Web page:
Was it President Lincoln in 1863, President Washington in 1789, or the Pilgrims themselves in 1622? While historians may debate when the holiday of Thanksgiving was first instituted, the practice of giving thanks began much earlier.
We read in last week’s parsha, Vayeitzei, that Leah names her fourth son Yehudah from the root hoda’ah out of gratitude to Hashem. Indeed, the Talmud (Berachos 7b) quotes Rav Shimon bar Yochai as teaching that, in fact, Leah was the first person in history to say “thank you” to Hashem.
How could that be? Did Adom Ha’Rishon upon being exiled from Gan Eden and learning about second chances not say “tov l’hodos laShem, it is good to thank the Almighty?” Did Noach and Malki Tzedek not express their gratitude to the Master of the Universe? Did Eliezer not communicate appreciation for divine assistance in fulfilling his mission of finding a wife for Yitzchak? And the list could go on. How could the Talmud make such a bold assertion when it seems from the Torah itself not to be true?
Rav Shmuel Binyamin Sofer of Pressburg offers a beautiful suggestion. Yes, there were individuals prior to Leah who had expressed gratitude. However, their gratitude was always in response to a supernatural phenomenon, to the revealed hand of God in their life. Leah, in contrast, was the first to say thank you for something which others considered completely natural. Her thank you wasn’t the result of being miraculously saved or being given a second chance. Leah expressed deep gratitude to Hashem for the natural, biological experience of having a baby. Her thank you was an implicit acknowledgment that even that which appears natural, regular or ordinary is also the result of the extraordinary hand of the Divine.
As we mark the holiday of Thanksgiving this weekend, it is an opportunity to remind ourselves that the most authentic thanks is for that which we are tempted to take for granted and not even recognize at all. If you woke up this morning and you have all your faculties, you should give thanks. If you have a roof over your head and food to eat, you should give thanks. If you are blessed with a spouse and children, you should give thanks.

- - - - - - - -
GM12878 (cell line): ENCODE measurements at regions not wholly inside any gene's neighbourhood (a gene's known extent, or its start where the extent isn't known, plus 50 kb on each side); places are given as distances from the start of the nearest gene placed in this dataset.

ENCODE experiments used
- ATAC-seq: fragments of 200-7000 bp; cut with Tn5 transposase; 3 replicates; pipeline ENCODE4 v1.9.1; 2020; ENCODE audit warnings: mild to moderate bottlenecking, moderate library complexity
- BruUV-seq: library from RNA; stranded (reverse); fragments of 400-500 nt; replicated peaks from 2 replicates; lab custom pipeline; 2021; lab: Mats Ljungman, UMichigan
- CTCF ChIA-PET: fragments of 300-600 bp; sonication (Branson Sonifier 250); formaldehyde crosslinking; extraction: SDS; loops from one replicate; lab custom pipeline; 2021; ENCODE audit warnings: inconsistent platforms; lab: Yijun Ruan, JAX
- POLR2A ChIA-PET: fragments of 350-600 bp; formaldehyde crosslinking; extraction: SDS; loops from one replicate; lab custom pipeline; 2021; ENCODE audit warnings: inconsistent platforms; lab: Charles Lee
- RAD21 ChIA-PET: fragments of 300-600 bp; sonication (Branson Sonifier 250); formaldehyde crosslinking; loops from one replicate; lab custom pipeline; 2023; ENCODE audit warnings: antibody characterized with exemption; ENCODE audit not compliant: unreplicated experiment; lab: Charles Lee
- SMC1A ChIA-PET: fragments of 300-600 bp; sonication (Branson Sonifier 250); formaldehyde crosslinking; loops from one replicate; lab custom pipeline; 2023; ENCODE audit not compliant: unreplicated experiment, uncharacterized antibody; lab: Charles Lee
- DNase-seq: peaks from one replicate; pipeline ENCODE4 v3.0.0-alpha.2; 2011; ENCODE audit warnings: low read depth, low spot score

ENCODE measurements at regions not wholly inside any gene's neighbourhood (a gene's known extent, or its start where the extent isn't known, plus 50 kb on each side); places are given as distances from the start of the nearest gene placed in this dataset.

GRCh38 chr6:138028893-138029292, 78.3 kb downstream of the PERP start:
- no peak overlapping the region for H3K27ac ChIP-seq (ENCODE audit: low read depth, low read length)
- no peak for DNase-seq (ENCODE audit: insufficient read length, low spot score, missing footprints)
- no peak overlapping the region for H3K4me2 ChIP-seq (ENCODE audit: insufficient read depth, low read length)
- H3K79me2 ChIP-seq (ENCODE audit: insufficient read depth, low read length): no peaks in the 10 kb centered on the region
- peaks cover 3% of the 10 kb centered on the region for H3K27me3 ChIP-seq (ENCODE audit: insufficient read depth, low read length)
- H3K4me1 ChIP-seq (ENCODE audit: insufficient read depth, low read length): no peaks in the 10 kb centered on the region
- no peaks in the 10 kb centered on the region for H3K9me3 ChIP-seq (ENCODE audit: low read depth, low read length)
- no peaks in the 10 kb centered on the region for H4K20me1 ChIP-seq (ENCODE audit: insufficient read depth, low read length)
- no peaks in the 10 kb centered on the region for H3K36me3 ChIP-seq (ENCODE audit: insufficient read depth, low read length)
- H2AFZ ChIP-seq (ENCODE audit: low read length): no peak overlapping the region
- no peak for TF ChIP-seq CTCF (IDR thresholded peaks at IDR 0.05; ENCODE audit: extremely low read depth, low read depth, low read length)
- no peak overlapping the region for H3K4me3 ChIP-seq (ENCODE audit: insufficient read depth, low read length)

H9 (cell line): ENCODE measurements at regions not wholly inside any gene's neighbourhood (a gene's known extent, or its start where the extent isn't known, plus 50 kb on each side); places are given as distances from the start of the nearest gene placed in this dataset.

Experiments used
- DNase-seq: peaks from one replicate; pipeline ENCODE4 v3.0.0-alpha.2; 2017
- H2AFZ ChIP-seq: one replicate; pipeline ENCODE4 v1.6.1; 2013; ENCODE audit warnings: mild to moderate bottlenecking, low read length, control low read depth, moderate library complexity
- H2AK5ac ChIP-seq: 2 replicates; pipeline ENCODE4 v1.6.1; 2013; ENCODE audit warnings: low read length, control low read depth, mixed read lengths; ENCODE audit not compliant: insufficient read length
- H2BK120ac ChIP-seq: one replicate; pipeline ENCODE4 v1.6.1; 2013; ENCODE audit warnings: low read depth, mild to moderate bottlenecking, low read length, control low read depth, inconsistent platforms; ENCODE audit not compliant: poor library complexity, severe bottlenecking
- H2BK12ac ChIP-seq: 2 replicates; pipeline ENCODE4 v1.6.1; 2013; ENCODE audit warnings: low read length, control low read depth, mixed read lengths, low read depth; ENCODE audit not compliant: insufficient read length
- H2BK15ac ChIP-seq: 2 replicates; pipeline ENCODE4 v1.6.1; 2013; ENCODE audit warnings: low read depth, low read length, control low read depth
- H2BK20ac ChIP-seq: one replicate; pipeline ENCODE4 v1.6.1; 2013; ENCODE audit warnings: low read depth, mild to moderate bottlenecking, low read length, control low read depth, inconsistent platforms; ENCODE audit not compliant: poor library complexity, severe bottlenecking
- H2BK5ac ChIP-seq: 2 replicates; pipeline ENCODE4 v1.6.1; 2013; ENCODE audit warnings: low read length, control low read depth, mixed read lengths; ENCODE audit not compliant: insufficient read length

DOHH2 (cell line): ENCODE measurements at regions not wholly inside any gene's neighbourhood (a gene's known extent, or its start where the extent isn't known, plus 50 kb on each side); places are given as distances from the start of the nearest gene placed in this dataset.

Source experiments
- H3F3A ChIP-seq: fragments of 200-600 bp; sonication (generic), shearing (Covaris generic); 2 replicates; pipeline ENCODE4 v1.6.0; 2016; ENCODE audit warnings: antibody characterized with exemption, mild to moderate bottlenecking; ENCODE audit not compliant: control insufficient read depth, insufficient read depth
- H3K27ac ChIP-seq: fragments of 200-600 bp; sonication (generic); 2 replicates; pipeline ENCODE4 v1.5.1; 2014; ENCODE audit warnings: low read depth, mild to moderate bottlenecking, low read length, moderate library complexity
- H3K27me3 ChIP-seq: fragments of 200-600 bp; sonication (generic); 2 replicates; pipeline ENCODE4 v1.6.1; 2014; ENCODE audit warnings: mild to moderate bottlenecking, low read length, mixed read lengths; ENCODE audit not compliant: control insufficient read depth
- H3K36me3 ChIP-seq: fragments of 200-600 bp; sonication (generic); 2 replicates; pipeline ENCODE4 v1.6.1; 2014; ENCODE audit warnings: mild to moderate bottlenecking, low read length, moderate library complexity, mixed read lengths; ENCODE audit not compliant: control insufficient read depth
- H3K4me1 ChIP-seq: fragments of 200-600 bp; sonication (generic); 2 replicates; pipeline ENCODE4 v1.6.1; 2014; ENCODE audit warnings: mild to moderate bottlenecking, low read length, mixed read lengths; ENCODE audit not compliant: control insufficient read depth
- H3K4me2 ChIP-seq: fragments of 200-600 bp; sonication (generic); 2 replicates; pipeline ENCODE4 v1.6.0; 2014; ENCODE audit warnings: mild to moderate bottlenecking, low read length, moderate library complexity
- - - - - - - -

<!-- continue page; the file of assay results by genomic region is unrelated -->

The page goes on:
And as our brothers and sisters in Israel have tragically learned too often of late, if when you go to sleep at night, everyone in your family and in your home is as healthy and well as they were when you and they woke up, you should give tremendous thanks.
The great Rav Yeruchem Levovitz offers another answer to our question. He explains that most people say thank you in order to pay off their debt of gratitude. Someone does something nice for us and in a quid pro quo, we say thank you to them to settle the score. Indeed, in each of the incidents that preceded Leah saying thank you, the speaker offered a one-time expression of appreciation and moved on.
Leah did something categorically different. She named her son Yehudah. She named him, “I am grateful.” Every time she called out his name – “Yehudah come for supper, Yehudah did you do your homework, Yehudah – what time will you be home tonight,” she reawakened her sense of appreciation. Unlike the others who said thank you and paid off their debt of gratitude, Leah formulated a feeling of thanks that was sustained, perpetual, and that was felt each and every day on a consistent basis.
Rav Yeruchem explains that this is what Leah meant when she gave him his name. “Hapa’am odeh es Hashem?” Should I only thank Hashem this one time and move on? No! I will continue to thank him over and over again.
The United States may officially celebrate Thanksgiving one day a year, but to be a Jew, to be the progeny of our Matriarch Leah, is to be overflowing with thanks each and every day. The Chiddushei Ha’Rim of Ger, Rav Yitzchak Meir Alter, points out that we are called Yehudim after Yehudah specifically because we as a nation are to be characterized by an ever-present sense of gratitude.